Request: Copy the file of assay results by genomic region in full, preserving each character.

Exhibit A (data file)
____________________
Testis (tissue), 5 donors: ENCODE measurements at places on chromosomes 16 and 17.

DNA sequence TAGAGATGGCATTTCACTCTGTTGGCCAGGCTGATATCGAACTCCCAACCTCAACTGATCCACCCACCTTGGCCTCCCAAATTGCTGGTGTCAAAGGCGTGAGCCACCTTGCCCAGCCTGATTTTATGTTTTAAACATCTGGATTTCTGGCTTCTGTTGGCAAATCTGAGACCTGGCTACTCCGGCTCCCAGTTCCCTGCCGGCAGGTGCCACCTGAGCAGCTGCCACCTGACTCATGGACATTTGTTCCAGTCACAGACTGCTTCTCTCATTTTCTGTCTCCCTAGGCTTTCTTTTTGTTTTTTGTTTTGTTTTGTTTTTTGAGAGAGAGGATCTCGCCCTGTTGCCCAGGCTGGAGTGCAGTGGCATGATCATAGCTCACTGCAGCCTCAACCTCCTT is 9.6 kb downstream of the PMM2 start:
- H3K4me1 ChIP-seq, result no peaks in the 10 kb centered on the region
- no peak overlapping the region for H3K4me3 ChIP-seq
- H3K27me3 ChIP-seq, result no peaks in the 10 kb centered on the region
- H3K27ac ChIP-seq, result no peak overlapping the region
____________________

Testis (tissue), 5 donors: ENCODE measurements at places on chromosomes 16 and 17.

DNA sequence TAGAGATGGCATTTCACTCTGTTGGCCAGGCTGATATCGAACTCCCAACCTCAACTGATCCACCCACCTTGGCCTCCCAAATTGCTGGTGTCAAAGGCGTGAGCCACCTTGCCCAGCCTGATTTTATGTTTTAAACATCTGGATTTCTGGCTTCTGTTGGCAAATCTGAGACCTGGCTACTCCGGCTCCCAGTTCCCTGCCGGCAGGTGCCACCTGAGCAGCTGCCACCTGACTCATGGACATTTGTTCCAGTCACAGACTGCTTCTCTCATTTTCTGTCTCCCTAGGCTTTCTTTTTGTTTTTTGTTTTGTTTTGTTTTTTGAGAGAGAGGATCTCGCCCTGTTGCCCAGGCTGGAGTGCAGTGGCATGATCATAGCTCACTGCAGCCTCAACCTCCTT is 9.6 kb downstream of the PMM2 start:
- H3K4me1 ChIP-seq, result no peaks in the 10 kb centered on the region
- no peak overlapping the region for H3K4me3 ChIP-seq
- H3K27me3 ChIP-seq, result no peaks in the 10 kb centered on the region
- H3K27ac ChIP-seq, result no peak overlapping the region